In 1975, wildlife managers reintroduced desert bighorn sheep (Ovis canadensis mexicana) to Tiburón Island, Mexico, where endemic mule deer (Odocoileus hemionus sheldoni) occur. We predicted that these species would use both mountain and plains habitats, but would have different diets, minimizing negative interspecific effects. By censusing pellet groups, we found that both ungulates occurred in both habitats, but bighorn sheep were more abundant in mountains and mule deer were more abundant in plains. Microhistological analyses determined that diets of both species consisted of the same 39 plant species, of which 13 plant species each composed ≥4% of the diet and together composed 70–80% of the total diet. Plants in low abundance represented 26–32% of diets in the mountains and 45–56% of diets in the plains. Overall diet overlap was 68% and overlap did not differ between mountains or plains, but did differ among seasons. Overlap in habitat agreed with predictions, but diet overlap was contrary to our predictions. Our results differ from studies on the mainland, which found overlap in habitat use, but not in diet. Overlap in resource use coupled with the rapid increase in abundance of bighorn sheep since their reintroduction to Tiburón may have an impact on mule deer. Additional research is needed to determine whether abundance of mule deer has changed in response to the reintroduction of bighorn sheep.
We used occupancy modeling to investigate habitat use by White Sands pupfish (Cyprinodon tularosa) in a 53.4-ha ciénega supported by discharge from Malpais Spring. The ciénega has been subject to considerable alteration by humans over the last ca. 200 years, resulting in dynamic conditions of emergent wetland vegetation structure and composition and spatial variation in surface water characteristics. Site occupancy models were developed to describe variation in probabilities of detection and habitat use. Detection of White Sands pupfish was negatively influenced by total emergent wetland plant cover, and less so by survey-specific measurements of water temperature and cloud cover. Site occupancy, which we interpreted as habitat use because we did not assume site closure, was consistently influenced by additive effects of water depth and cover by beaked spike-rush (Eleocharis rostellata) in top-ranked models. In the top-ranked model, with other covariates set at their mean value, habitat use probability reached a plateau at 1 at a water depth of ≥30 cm, and habitat use probability fell below about 0.6 when beaked spike-rush cover was ≥0.7. The top-ranked models indicated that habitat use was also influenced to a lesser extent by chairmaker's bulrush (Schoenoplectus americanus) cover and floating algal mats. The negative effect of chairmaker's bulrush cover on habitat use probability was moderated by water depth. Application of depth and spike-rush cover criteria taken from the top-ranked model produced an estimate of 1.58 ha of high-use probability habitat in the ciénega. The results have implications for monitoring the pupfish population and its habitat, and for development of reference conditions for management of the Malpais Spring ciénega.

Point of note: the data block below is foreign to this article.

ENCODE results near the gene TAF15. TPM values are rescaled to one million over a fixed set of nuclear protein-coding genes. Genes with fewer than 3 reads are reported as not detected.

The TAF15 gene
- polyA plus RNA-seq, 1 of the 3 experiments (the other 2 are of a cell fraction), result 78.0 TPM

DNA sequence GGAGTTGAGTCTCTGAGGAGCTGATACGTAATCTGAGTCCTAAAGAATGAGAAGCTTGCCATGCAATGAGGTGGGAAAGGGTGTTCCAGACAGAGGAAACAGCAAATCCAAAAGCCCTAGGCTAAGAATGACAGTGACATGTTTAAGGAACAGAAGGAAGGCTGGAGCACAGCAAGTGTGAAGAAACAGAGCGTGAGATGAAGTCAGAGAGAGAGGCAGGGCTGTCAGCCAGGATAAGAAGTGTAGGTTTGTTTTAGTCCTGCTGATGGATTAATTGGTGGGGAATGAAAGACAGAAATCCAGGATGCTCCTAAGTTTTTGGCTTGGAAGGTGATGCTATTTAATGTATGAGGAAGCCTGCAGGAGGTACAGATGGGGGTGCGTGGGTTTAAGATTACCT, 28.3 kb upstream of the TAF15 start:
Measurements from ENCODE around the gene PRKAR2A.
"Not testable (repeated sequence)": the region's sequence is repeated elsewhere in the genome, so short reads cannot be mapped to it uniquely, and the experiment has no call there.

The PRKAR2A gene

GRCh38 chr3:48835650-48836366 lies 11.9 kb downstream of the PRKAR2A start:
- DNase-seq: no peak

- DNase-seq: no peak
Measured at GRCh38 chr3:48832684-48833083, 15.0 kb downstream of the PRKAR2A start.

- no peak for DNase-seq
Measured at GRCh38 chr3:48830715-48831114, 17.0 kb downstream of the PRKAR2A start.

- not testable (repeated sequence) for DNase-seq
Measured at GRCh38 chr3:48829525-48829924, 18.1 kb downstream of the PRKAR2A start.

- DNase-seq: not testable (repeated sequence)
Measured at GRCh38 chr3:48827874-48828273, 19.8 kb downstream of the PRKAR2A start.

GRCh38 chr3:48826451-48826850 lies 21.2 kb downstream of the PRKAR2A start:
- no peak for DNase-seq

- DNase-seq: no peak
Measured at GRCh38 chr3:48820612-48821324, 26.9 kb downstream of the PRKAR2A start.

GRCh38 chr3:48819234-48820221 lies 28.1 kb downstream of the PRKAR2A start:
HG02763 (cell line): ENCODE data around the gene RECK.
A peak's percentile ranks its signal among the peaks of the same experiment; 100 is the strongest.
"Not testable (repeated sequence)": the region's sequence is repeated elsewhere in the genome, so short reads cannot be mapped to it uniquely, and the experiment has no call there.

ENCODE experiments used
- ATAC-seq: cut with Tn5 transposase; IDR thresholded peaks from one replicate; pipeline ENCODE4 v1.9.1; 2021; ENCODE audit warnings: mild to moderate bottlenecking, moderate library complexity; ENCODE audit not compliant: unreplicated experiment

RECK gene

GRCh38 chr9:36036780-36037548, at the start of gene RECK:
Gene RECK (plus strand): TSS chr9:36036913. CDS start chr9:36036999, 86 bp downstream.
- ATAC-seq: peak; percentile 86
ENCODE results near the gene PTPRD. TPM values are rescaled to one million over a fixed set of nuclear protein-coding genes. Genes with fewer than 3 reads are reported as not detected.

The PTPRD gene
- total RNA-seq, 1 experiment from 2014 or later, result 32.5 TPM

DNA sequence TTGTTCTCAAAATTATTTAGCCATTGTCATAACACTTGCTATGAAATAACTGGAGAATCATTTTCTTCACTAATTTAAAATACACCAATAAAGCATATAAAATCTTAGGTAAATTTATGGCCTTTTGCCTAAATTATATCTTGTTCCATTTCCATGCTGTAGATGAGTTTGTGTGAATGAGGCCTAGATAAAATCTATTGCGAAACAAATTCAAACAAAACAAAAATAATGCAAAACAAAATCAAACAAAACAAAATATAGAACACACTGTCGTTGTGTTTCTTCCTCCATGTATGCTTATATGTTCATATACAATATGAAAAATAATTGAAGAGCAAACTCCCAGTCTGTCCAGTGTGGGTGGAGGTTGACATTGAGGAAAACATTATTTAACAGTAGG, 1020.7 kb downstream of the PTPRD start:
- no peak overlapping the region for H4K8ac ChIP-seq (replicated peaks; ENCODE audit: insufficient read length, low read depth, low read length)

We collected and analyzed a 6-year remote game camera data set from the Mojave National Preserve for determining factors influencing occupancy and detection rates for mountain lions (Puma concolor) in the Mojave Desert. We detected mountain lions in 37 of 186 sampling periods at 36 sites monitored by remote game cameras. Detection rates decreased rapidly with increasing distance to shrub cover, and there was no relationship between season and detection rates. Occupancy was found to be constant across sampling periods. Our results suggest mountain lions are present in the Mojave National Preserve year-round. Our analyses can serve to further the understanding of mountain lion spatial ecology and community-level interactions in the Mojave Desert ecosystem. Lastly, our analyses represent the first occupancy and detection estimates for mountain lions in the Mojave Desert and can serve as a baseline for tracking populations over time.
We surveyed a summer population of Tadarida brasiliensis mexicana in south-central Colorado to gain an initial characterization of the resident mycobiome (i.e., fungal biota) present on their body surfaces. We cultured fungal spores from bats captured in early and late summer and then conducted DNA barcoding analysis for taxonomic identification. Phylum Ascomycota dominated the ectomycotal (i.e., fungi present on body surfaces) community, with the most common genera including Aspergillus, Penicillium, Cladosporium, and Eurotium. Phylum Basidiomycota constituted a smaller proportion of fungal isolates and was composed primarily of Cryptococcus, Peniophora, Cystofilobasidium, and Sistotrema. We found seasonal differences in fungal community composition, with diversity and evenness increasing from June to August. There were notable differences in fungal communities present on adult vs. juvenile bats, with juveniles having a greater number of unique genera, greater fungal diversity, and lower species evenness compared with adults. We isolated a number of fungal species that are capable of growing at low temperatures, indicating that T. b. mexicana harbors viable psychrophilic fungi.